Please let us know if there was an improvement after the recommended actions, or in case you have any further questions.
Nothing really helped. Number 4 of the instructions were confusing as every time I uninstall the drivers it just puts the same ones back. I did everything else but the laptop just does the same thing all the time. It's great when rebooting in front of the router both download and upload but after roaming and putting the laptop to sleep it just stalls out at about 17 or so Mbps upload. This even happens now when I go back into the room with the router until I reboot. It is funny as when I do the speed test it is like the upload speed just runs into a brick wall, jumps around trying to go but can't, and just stalls out. I give up and just will have to live with it I guess. The download speeds are acceptable for WiFi, I guess. Since this happened the same way with my Dell laptop that I sent back, and now this one, I can only think the card is not good, or the AT&T modem/router doesn't like the AC cards. I get a good upload speed from my N card. It is also funny that I have a much better signal with my old N card then my new HP AC card sitting in the same spot away from the router. Also, uninstalling the Intel Proset/Wireless and reinstalling didn't seem to do anything. Went back to the HP provided drivers. Thanks anyway.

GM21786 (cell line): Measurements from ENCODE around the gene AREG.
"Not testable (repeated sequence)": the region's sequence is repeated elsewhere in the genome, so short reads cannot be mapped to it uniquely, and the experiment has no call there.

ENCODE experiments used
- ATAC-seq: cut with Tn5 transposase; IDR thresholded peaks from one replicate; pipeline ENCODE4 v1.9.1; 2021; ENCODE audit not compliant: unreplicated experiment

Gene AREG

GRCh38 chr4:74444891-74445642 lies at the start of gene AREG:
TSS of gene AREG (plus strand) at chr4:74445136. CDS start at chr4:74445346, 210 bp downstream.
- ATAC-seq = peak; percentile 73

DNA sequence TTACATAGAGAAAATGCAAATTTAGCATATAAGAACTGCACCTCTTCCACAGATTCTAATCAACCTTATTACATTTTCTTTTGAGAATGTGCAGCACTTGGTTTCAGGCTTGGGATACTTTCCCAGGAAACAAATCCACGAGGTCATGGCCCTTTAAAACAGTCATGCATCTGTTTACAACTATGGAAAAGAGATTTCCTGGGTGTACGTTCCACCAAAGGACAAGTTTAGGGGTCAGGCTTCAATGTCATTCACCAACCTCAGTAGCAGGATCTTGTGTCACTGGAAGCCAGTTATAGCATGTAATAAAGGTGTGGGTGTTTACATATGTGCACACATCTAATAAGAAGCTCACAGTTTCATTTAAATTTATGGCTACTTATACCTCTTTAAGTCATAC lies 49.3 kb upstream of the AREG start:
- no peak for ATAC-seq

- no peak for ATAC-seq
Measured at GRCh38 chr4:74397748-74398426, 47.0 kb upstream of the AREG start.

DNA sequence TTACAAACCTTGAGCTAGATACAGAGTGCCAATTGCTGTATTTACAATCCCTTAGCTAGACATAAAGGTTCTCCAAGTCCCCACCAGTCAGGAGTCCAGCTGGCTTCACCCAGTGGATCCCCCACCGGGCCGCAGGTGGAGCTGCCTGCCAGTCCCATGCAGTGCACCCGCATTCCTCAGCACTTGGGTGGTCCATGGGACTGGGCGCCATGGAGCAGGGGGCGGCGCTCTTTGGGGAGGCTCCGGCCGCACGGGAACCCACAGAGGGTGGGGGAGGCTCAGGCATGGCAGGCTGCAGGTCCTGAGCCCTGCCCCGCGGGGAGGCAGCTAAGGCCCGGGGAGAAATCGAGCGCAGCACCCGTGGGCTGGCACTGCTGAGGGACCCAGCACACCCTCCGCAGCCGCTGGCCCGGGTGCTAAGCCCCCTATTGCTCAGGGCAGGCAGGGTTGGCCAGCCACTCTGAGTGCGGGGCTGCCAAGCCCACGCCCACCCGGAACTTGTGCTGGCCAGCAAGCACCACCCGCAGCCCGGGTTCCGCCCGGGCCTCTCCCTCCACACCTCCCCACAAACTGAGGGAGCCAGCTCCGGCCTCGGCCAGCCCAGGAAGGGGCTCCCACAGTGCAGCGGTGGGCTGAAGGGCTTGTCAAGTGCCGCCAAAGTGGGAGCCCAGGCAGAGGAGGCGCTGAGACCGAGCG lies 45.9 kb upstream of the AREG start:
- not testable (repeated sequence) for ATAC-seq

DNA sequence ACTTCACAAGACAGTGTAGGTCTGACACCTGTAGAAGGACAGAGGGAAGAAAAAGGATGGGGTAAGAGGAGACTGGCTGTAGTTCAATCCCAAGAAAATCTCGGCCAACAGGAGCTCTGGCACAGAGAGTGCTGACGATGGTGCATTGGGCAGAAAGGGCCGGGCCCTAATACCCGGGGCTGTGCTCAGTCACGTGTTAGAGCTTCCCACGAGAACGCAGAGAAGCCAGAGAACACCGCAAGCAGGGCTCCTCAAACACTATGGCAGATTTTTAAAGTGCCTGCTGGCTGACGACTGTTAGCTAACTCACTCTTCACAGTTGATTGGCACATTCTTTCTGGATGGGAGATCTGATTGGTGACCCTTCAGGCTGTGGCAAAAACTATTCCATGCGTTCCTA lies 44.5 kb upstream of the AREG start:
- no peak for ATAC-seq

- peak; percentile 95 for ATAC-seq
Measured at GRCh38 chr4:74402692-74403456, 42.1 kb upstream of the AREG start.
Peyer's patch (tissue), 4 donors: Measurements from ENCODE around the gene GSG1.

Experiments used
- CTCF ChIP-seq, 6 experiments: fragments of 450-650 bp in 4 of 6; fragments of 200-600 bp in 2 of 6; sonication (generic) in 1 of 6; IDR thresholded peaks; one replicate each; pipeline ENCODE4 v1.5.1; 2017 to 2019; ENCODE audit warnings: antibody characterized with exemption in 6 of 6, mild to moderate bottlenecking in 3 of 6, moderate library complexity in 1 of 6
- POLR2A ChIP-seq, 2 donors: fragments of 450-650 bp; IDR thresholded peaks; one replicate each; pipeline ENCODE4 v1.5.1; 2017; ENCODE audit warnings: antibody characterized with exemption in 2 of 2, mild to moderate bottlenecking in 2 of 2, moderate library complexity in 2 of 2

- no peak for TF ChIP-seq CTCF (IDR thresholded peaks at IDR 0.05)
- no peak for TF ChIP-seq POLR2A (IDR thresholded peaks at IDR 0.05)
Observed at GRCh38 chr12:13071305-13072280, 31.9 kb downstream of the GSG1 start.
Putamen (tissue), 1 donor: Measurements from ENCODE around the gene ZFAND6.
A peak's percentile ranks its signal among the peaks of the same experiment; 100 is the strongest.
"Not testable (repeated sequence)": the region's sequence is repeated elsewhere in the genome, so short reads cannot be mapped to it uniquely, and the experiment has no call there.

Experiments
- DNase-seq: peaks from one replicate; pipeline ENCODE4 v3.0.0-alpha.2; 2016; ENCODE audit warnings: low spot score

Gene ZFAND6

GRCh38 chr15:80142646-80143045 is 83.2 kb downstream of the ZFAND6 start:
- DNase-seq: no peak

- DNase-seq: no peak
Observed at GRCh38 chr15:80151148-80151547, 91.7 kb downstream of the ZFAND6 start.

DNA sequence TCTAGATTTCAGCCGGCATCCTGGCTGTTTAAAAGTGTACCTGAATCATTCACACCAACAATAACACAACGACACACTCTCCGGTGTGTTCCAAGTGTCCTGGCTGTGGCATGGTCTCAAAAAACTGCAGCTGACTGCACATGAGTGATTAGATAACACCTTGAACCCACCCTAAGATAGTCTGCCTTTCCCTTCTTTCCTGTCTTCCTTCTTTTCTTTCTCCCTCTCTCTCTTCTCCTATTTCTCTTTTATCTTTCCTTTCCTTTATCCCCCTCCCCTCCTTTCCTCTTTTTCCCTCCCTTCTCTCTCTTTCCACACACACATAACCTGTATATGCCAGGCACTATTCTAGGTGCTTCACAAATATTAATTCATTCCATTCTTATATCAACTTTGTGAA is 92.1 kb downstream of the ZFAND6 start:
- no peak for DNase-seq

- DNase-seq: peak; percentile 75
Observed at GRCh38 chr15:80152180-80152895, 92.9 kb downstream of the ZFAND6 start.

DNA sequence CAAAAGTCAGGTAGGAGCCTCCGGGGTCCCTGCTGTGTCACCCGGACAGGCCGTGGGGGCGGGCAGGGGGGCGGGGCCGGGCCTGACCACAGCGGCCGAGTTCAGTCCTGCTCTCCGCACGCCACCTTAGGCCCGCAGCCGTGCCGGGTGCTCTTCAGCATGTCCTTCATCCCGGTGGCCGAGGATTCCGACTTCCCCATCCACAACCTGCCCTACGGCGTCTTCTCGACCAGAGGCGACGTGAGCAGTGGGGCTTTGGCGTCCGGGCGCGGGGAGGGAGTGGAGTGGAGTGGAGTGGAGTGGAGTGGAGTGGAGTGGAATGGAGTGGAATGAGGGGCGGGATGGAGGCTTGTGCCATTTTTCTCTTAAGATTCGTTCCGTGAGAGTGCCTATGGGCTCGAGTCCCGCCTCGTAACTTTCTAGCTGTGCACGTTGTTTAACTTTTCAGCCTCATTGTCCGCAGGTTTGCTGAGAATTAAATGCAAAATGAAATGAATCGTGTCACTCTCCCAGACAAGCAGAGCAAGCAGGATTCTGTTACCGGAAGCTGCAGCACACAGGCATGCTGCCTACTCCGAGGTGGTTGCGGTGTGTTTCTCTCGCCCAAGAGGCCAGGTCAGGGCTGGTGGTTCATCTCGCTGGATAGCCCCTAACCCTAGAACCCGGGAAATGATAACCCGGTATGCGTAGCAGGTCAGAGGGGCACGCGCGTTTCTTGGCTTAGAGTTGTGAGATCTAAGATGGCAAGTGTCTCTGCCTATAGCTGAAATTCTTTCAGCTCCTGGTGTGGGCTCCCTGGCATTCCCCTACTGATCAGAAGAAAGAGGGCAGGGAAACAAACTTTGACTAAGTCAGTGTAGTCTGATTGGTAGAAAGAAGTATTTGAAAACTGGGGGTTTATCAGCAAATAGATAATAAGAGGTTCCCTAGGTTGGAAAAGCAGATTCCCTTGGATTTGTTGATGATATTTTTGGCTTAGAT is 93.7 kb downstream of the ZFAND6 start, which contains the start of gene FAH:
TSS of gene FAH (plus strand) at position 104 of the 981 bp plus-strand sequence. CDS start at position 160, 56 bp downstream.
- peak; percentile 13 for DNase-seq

We are sorry to hear the issue persists after our recommendations. Regarding the step 4, those would be the inbox drivers from Windows* that cannot be deleted, so at that point you would be able to install the new ones.
In this case, you may also contact the https://www.intel.com/content/www/us/en/support/topics/OEMs.html Computer Manufacturer Support, since we have tried different actions from the side of drivers and configuration. The OEM can provide custom drivers and additional recommendations.